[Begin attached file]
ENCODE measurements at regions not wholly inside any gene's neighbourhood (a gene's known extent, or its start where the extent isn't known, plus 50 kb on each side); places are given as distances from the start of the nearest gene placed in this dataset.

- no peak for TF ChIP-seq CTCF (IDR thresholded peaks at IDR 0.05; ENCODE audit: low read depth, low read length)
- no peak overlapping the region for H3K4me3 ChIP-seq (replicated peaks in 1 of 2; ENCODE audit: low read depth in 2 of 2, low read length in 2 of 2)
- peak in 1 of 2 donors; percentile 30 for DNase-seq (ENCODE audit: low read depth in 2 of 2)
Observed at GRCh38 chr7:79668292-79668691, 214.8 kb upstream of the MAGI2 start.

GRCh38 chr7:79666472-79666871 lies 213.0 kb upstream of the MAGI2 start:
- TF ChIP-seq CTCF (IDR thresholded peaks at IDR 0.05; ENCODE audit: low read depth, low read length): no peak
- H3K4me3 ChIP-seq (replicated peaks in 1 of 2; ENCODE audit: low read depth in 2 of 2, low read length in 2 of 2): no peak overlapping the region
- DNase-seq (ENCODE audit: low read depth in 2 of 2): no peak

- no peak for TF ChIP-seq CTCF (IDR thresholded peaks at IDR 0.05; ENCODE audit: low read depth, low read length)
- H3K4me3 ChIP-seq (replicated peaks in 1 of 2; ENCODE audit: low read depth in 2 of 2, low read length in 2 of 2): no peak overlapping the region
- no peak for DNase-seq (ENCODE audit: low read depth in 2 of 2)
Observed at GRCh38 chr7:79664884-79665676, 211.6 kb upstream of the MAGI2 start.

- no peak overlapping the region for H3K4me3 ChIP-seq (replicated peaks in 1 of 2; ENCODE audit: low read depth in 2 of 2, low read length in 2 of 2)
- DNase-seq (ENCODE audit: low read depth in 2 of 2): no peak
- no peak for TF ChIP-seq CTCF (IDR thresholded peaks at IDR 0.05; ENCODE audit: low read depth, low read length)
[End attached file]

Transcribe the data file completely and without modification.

ENCODE measurements at regions not wholly inside any gene's neighbourhood (a gene's known extent, or its start where the extent isn't known, plus 50 kb on each side); places are given as distances from the start of the nearest gene placed in this dataset.

- no peak for TF ChIP-seq CTCF (IDR thresholded peaks at IDR 0.05; ENCODE audit: low read depth, low read length)
- no peak overlapping the region for H3K4me3 ChIP-seq (replicated peaks in 1 of 2; ENCODE audit: low read depth in 2 of 2, low read length in 2 of 2)
- peak in 1 of 2 donors; percentile 30 for DNase-seq (ENCODE audit: low read depth in 2 of 2)
Observed at GRCh38 chr7:79668292-79668691, 214.8 kb upstream of the MAGI2 start.

GRCh38 chr7:79666472-79666871 lies 213.0 kb upstream of the MAGI2 start:
- TF ChIP-seq CTCF (IDR thresholded peaks at IDR 0.05; ENCODE audit: low read depth, low read length): no peak
- H3K4me3 ChIP-seq (replicated peaks in 1 of 2; ENCODE audit: low read depth in 2 of 2, low read length in 2 of 2): no peak overlapping the region
- DNase-seq (ENCODE audit: low read depth in 2 of 2): no peak

- no peak for TF ChIP-seq CTCF (IDR thresholded peaks at IDR 0.05; ENCODE audit: low read depth, low read length)
- H3K4me3 ChIP-seq (replicated peaks in 1 of 2; ENCODE audit: low read depth in 2 of 2, low read length in 2 of 2): no peak overlapping the region
- no peak for DNase-seq (ENCODE audit: low read depth in 2 of 2)
Observed at GRCh38 chr7:79664884-79665676, 211.6 kb upstream of the MAGI2 start.

- no peak overlapping the region for H3K4me3 ChIP-seq (replicated peaks in 1 of 2; ENCODE audit: low read depth in 2 of 2, low read length in 2 of 2)
- DNase-seq (ENCODE audit: low read depth in 2 of 2): no peak
- no peak for TF ChIP-seq CTCF (IDR thresholded peaks at IDR 0.05; ENCODE audit: low read depth, low read length)